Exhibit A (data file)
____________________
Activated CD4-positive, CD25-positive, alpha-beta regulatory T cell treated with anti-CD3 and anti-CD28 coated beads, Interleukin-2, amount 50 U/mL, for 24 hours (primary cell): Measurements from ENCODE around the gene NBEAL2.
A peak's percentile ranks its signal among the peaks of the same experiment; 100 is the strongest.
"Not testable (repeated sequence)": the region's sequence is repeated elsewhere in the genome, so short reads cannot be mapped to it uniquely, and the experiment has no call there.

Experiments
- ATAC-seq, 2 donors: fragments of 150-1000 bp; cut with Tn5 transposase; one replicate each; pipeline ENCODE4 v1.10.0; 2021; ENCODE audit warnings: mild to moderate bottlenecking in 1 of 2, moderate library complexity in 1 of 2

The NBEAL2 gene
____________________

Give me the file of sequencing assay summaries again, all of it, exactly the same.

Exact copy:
Activated CD4-positive, CD25-positive, alpha-beta regulatory T cell treated with anti-CD3 and anti-CD28 coated beads, Interleukin-2, amount 50 U/mL, for 24 hours (primary cell): Measurements from ENCODE around the gene NBEAL2.
A peak's percentile ranks its signal among the peaks of the same experiment; 100 is the strongest.
"Not testable (repeated sequence)": the region's sequence is repeated elsewhere in the genome, so short reads cannot be mapped to it uniquely, and the experiment has no call there.

Experiments
- ATAC-seq, 2 donors: fragments of 150-1000 bp; cut with Tn5 transposase; one replicate each; pipeline ENCODE4 v1.10.0; 2021; ENCODE audit warnings: mild to moderate bottlenecking in 1 of 2, moderate library complexity in 1 of 2

The NBEAL2 gene